If you were to ask musicians in bands what they enjoy doing most, a good number will say jamming. Letting the restrictions of form break down and just play. Often, the best and most satisfying music happens when you’re just not trying. A hugely confident band will let this happen on stage where they stop trying to impress and actually genuinely make it all up as they go along – actually very rare. In some ways that’s a definition of ‘jazz’. Which leads me on to my subject.
Pigeonholing. When a group is trying every avenue they can find to convince people to take the time, effort and even hand out cash to see them play, they have to identify what they offer. In other words, label the music somehow. People who are not in bands could be forgiven for not understanding the pained look on a musicians face when asked ‘what kind of stuff do you do?’. It’s a perfectly reasonable question after all. If you enjoy the stylings of medieval choral music, it is unlikely (but not impossible) that you’ll be happy turning up at a death metal gig.
For us, Shadow Factory, it is equally hard to answer. I can tell you what we’re not, quite easily. We don’t use much from death metal or from pastoral choral music. The music we create doesn’t generally fall into standard formats either ie. Verse, Chorus, Middle8, 12 bar blues, keychange etc. That’s not to say our tunes don’t use these musical tropes, it’s just that we don’t feel the need to follow any standard patterns.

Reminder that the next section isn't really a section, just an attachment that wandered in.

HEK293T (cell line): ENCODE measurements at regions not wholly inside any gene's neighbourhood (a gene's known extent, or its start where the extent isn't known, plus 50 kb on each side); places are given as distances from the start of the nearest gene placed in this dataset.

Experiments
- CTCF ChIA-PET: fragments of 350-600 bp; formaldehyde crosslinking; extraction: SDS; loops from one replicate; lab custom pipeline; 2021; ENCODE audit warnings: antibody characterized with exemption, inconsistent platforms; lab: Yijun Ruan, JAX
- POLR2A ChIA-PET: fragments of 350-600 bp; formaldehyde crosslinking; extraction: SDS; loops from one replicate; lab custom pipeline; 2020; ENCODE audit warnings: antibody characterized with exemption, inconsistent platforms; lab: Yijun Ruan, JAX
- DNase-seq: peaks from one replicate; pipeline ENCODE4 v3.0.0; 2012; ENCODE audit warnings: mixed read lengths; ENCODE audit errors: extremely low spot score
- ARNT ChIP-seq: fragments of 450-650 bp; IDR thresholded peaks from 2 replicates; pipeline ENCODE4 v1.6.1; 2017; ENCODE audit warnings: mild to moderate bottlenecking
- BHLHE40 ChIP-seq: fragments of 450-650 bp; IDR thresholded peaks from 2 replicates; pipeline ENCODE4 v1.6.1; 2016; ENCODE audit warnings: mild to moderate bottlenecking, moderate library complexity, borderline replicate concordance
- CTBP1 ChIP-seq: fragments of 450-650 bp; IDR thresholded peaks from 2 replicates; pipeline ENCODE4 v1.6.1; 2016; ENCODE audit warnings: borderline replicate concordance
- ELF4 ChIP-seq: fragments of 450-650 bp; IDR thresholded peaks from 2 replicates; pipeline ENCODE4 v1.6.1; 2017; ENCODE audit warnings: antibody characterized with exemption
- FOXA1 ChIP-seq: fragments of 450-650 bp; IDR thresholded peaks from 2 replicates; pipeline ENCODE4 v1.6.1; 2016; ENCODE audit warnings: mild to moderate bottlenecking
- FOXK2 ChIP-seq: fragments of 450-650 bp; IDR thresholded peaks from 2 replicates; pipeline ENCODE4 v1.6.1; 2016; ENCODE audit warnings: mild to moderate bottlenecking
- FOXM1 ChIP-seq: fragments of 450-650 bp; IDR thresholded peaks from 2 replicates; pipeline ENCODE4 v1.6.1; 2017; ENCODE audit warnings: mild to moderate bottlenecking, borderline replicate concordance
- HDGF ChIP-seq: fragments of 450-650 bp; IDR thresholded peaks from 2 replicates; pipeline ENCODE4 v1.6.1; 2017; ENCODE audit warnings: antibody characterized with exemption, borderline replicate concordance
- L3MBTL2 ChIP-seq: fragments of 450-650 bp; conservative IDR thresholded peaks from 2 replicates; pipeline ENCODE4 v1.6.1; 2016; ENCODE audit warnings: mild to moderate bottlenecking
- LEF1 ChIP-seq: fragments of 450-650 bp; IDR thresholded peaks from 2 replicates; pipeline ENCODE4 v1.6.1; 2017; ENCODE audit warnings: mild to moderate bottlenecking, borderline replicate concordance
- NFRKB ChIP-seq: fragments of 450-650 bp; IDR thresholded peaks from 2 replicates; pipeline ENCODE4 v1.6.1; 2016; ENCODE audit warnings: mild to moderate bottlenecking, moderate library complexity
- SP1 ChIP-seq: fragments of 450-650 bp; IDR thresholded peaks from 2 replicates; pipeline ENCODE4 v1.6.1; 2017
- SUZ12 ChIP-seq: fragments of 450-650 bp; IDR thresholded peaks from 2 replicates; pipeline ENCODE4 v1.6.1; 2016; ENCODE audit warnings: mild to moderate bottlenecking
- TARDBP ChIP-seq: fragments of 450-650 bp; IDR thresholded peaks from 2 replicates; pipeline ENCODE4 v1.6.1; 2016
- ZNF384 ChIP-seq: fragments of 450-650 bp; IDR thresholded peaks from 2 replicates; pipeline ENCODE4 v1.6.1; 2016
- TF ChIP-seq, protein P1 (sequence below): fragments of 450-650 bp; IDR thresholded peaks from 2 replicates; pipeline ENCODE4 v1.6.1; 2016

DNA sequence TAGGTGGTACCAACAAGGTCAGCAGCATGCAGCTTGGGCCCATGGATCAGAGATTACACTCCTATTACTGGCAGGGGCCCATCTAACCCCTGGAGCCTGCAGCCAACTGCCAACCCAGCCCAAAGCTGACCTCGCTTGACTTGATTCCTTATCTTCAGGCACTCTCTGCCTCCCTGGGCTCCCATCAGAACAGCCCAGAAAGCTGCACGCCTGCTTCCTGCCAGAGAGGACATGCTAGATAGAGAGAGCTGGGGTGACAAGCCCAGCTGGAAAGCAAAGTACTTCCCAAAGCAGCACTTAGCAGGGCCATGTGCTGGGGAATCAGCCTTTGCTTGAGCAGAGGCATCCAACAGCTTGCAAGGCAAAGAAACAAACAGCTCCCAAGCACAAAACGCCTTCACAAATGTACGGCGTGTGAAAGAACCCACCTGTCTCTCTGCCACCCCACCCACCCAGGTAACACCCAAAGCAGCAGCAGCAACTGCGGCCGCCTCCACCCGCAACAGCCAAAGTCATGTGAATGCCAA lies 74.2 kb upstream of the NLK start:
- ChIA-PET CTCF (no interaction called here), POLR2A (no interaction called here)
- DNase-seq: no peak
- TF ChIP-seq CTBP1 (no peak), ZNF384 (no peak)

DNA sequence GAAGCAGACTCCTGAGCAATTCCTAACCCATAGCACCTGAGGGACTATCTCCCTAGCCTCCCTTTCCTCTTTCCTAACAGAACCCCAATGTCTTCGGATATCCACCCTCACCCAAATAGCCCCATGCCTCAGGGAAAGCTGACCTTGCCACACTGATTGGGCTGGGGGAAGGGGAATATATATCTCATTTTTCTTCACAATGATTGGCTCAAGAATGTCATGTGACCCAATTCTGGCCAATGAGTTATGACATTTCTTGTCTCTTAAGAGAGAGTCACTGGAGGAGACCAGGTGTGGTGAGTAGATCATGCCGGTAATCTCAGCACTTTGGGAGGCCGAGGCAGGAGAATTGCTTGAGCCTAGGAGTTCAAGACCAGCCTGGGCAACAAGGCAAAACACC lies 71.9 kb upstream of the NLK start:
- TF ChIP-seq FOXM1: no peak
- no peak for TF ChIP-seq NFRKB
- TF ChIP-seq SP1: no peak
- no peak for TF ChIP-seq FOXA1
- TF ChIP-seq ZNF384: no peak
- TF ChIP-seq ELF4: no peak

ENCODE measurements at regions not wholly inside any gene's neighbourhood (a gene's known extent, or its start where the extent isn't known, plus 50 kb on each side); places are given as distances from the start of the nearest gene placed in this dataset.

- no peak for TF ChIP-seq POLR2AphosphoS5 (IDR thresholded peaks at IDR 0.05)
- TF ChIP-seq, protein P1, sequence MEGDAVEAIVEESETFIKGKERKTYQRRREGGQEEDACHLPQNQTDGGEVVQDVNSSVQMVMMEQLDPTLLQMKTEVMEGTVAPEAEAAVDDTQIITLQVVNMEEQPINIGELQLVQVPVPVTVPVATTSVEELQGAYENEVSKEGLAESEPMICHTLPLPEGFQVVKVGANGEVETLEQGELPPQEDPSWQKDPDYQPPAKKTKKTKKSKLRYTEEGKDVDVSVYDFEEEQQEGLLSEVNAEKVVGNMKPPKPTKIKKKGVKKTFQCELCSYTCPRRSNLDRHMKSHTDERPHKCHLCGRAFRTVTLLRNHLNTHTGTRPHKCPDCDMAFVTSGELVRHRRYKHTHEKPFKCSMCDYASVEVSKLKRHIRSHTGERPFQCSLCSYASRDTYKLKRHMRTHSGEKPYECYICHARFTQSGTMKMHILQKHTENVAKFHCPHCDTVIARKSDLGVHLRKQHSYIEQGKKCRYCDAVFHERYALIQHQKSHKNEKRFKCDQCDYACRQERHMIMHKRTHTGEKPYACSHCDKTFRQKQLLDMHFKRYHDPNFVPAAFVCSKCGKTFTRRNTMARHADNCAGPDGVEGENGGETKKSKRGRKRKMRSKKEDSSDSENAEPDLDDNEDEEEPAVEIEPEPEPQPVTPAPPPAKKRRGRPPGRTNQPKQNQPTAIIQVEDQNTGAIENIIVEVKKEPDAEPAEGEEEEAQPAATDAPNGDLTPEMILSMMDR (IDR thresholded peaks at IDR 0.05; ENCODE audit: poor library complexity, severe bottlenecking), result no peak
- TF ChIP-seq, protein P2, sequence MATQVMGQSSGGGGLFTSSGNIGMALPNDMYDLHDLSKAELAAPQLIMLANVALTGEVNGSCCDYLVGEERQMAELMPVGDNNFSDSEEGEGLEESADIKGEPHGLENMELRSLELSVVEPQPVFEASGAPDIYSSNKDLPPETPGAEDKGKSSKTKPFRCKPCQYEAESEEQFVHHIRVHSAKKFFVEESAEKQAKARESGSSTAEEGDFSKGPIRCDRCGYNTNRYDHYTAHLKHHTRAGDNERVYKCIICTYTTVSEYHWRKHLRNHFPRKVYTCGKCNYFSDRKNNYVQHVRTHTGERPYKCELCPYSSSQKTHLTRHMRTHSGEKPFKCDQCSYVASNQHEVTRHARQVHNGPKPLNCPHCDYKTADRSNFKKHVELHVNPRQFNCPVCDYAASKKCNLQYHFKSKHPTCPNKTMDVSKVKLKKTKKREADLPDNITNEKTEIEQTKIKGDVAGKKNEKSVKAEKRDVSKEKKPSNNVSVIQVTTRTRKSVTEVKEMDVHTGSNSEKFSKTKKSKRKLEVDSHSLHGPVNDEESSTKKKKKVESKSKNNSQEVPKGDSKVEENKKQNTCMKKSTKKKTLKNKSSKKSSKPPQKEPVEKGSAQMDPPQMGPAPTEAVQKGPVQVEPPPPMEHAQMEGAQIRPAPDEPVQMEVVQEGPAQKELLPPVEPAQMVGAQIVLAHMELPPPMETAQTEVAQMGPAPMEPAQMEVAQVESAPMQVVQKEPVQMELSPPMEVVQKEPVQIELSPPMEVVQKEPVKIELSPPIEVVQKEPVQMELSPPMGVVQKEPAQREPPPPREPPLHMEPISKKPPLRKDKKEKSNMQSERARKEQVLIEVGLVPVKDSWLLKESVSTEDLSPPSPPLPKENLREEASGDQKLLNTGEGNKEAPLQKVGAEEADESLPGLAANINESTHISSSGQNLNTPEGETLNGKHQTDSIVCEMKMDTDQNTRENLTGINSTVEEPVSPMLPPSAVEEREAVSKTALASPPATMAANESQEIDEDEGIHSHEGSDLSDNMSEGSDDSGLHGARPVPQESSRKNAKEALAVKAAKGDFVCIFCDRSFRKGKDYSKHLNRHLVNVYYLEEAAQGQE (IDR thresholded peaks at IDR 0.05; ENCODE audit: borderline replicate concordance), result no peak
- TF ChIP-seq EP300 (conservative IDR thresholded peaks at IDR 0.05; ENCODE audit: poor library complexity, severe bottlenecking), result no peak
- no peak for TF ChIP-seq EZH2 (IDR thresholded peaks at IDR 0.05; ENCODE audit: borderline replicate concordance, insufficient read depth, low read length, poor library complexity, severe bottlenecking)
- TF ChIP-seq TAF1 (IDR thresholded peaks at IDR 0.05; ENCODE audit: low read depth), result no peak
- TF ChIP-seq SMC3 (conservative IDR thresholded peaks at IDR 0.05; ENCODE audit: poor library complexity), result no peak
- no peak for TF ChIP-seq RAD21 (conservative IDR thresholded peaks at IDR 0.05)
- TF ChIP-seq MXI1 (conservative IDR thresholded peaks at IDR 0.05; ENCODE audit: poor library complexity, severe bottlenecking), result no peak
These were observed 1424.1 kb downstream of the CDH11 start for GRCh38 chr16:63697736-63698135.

Which takes us to the style of what we play. We have saxes and so that is likely to lead us down a jazz path and we have electric guitars that can cover jazz, rock, and pop. There’s an electronic drum-kit so there’s little limitation to where we go with percussive sounds.
So it’s probably best to label us with LoopyJazzPopRock (as we do) and just cite our influences which could just mean if you like most our favourite music you might like ours! So here goes:
Courtney Pine, 10cc, Bill Nelson, James Brown, Andy Shepherd, Kraftwerk, Vaughan Williams, Kylie, Jethro Tull, Talking Heads, Miles Davis, John Martyn, Prince, Yes, Stranglers, David Bowie, Bob Marley, Ian Dury and the Blockheads, Andy Williams, Pink Floyd, Schubert, King Crimson, Steeleye Span, Kate Bush and so on.
If you put that lot into a blender and the get the three of us to play it – you might have a good idea of what we sound like. Easier still – take the plunge and buy our album – after all, we could use the cash…